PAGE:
The federal broadcast regulator has ordered Netflix to hand over Canadian subscriber and other closely held data, threatening during a tense hearing Friday to revoke its exemption from regulation if the U.S. based streaming service refused to comply.
“You operate under an exemption order that requires you to provide information,” Canadian Radio-television and Telecommunications Commission chair Jean-Pierre Blais told the company’s global public policy director Corie Wright.
“The commission is ordering you to provide the number of subscribers that you currently have in Canada by 5 p.m. Ottawa time Monday. “Failure to provide the information puts at risk your exemption.”
After Wright’s repeated requests for confidentiality guarantees the chair called for a break in the hearings into the future of the country’s broadcasting system.
Wright ultimately said she would attempt to respond to the commission’s series of orders for information, but could need more time.
She said her concern was not about disclosure to the regulator, but whether it could guarantee that the information would be kept confidential even if a third party requested the data under a public interest argument.
“Given the nature of this information, we’re just trying to be very careful. I’m sorry if there’s any appearance we’re unwilling to do it,” Wright said.
The CRTC could not provide a guarantee, but said it routinely guards proprietary business data that could affect a company’s competiveness.
“We are treating you like every other applicant,” Blais said. “You are not entitled to special treatment.”
Vice chair Tom Pentefountas said Netflix makes millions from Canadian consumers and shouldn’t have to be ordered to disclose data. He also suggested that the information would buttress Netflix’s argument that it’s a strong contributor to the development of Canadian programming.
He also referred to news reports saying Netflix agreed to pay a 2 per cent video on demand tax in France as part of its launch there this week and would give French content preferred status.
The hearings that wrapped up Friday are a precursor to what will likely be broad changes to rules governing broadcasters. The federal government has indicated that Canadians should have more choices in unbundled cable and satellite TV packages.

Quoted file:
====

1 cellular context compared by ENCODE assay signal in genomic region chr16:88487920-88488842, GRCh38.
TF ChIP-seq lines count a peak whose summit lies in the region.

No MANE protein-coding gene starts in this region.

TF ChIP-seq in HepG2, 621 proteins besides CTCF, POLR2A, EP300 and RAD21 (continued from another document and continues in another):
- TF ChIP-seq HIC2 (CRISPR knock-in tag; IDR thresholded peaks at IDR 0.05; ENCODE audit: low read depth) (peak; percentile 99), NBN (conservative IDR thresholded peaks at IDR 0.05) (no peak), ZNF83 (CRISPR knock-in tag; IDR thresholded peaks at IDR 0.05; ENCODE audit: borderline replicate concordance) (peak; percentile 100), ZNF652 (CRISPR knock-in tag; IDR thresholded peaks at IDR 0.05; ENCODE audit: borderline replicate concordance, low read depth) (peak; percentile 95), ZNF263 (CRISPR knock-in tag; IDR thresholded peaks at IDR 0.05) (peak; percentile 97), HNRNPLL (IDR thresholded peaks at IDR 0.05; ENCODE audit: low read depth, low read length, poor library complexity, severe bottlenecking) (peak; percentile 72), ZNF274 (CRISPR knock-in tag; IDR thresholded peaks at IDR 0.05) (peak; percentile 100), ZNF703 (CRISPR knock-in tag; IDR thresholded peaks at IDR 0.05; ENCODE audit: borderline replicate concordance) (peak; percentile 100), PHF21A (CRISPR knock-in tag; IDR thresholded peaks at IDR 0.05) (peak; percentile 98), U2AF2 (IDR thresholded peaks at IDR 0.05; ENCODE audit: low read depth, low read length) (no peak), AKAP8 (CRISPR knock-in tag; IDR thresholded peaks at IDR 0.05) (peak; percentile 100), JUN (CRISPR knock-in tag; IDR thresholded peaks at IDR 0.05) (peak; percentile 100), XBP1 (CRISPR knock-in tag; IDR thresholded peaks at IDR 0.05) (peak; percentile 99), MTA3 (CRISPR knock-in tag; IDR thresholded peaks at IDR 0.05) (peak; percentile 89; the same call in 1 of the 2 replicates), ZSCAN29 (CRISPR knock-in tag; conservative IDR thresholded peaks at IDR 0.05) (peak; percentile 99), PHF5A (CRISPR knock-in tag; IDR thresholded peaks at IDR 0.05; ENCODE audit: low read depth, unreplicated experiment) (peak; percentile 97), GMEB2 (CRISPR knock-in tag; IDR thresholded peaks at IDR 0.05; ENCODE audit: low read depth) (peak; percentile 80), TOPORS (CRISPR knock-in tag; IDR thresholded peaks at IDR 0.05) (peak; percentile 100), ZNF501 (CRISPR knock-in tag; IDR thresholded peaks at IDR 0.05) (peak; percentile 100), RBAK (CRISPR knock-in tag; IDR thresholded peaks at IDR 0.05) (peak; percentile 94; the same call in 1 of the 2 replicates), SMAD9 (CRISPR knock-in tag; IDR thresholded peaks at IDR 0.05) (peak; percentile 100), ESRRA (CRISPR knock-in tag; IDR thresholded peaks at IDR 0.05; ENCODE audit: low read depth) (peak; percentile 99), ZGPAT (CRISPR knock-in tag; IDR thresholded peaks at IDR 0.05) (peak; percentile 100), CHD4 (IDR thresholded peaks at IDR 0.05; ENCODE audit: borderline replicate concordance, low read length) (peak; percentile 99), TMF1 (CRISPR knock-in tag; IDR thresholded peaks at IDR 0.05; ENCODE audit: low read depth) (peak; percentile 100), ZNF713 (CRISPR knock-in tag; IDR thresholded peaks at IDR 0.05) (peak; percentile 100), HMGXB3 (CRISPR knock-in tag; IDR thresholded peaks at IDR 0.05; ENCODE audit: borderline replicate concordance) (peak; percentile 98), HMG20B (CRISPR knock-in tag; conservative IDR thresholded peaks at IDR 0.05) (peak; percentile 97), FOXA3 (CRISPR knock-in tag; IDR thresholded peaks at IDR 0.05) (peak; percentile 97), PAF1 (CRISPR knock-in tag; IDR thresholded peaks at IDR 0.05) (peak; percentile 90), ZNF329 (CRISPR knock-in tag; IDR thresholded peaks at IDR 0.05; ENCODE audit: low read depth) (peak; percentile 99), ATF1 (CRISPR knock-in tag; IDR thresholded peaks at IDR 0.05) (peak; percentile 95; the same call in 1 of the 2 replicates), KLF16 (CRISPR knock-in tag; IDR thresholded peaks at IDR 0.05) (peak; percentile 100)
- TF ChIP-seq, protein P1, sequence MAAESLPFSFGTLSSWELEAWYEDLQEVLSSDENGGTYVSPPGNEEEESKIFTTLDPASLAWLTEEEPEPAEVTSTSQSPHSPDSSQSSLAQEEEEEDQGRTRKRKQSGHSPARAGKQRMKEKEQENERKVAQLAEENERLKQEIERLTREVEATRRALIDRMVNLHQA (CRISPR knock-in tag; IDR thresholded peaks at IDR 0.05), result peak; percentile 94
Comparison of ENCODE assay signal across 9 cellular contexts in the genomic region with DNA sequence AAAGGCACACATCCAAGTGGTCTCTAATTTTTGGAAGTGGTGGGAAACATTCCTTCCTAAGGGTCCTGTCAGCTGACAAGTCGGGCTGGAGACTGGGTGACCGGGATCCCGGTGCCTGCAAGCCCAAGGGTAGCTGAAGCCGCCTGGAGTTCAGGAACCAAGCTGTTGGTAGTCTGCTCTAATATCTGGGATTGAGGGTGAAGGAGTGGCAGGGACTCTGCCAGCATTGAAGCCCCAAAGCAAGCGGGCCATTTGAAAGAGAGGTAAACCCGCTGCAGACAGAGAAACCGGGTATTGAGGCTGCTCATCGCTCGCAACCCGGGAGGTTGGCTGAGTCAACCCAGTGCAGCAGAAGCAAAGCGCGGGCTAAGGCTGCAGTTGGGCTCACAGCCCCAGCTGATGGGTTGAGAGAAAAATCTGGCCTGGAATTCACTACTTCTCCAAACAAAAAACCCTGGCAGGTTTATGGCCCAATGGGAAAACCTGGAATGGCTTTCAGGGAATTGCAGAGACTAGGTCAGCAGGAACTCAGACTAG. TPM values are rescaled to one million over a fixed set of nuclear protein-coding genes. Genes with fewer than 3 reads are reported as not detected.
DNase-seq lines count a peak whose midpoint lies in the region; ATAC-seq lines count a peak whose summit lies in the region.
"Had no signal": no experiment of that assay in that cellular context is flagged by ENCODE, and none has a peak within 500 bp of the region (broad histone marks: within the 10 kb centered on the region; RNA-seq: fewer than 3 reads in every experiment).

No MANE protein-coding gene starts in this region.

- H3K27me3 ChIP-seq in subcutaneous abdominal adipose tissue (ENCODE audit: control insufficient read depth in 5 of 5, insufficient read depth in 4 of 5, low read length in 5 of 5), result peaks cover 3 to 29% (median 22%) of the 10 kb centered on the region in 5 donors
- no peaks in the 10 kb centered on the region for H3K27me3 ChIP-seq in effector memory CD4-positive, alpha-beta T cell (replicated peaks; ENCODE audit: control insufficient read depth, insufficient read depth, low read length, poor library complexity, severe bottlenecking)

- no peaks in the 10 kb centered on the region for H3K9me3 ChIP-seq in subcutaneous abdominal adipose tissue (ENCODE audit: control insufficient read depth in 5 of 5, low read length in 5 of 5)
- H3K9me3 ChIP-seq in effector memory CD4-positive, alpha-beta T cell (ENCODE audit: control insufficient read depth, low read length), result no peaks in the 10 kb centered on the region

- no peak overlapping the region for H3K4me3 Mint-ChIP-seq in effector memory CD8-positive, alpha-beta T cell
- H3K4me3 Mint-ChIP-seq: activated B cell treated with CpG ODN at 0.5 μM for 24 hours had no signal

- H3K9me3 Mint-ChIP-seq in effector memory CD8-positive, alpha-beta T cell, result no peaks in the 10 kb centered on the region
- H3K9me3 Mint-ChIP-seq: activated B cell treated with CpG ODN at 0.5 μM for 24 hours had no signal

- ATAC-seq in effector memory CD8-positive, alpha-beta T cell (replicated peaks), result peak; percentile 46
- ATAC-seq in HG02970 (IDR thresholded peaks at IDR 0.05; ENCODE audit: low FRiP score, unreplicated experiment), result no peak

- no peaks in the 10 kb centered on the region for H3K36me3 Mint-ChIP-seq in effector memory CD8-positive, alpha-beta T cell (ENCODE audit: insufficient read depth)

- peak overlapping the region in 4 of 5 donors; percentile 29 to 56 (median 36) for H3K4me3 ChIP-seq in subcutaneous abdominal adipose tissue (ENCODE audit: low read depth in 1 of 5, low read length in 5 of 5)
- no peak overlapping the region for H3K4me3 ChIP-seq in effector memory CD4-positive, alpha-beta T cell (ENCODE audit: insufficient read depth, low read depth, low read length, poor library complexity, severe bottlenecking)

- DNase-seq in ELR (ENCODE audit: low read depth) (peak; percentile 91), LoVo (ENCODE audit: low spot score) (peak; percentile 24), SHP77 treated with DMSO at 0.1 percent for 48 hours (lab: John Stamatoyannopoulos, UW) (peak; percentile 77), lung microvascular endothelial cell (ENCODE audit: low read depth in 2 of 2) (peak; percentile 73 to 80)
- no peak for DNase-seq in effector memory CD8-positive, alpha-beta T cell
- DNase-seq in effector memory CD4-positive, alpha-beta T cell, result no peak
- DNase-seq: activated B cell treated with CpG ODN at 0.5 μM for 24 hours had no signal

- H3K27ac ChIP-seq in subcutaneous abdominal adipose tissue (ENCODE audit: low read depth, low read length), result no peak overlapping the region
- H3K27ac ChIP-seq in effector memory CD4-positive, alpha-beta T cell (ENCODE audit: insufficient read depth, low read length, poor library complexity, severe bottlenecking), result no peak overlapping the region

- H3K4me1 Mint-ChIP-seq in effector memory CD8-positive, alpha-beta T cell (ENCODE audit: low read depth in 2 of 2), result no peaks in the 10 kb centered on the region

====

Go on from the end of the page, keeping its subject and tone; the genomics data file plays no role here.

Changes are to be in force before the end of next year, although some could be phased in.
The commission will also consider whether to allow local facilities-based broadcasters to decommission over the air TV transmitters, whether simultaneous substitution of Canadian ads over U.S. spots should be eliminated, and if Web services need to be regulated. Prime Minister Harper has made it clear that he would not support a so-called Netflix tax.
More than 100 groups and companies appeared before the CRTC commissioners over the two week hearing, including Google and integrated media and telecommunications giants Bell Canada, Rogers and Telus.
Wright said fast-growing Netflix, which as a Web-based service operates under an exemption from rules and levies applied to conventional broadcasters, is an innovative force that would be stifled by regulation.
She said the move would limit consumer choice by increasing barriers to entry for new services and cement the dominance of the incumbent players.
Wright also said Netflix has driven creation and consumption of new Canadian content and raised the global profile of homegrown programming and talent.
“We’ve pro-actively licensed Canadian content, not because anybody told us to, but because we thought our members would enjoy it,” she said.
As an over-the-top (or Internet) provider, Wright said Netflix has no physical presence or staff in Canada and sales tax does not apply.
Consultants have estimated that the company will take in $300 million in revenue in 2014 from a subscriber base in Canada of about four million.
While the CBC, for example argued before the commission that Netflix and other foreign streaming services should be required to pay a percentage of their revenue into a Canadian content development fund supported by licensed broadcasters, Wright said that would amount to a subsidy of old media at the expense of innovative new entrants.
And she said payments would not be reciprocal since Netflix as an unlicensed operator cannot draw from the fund.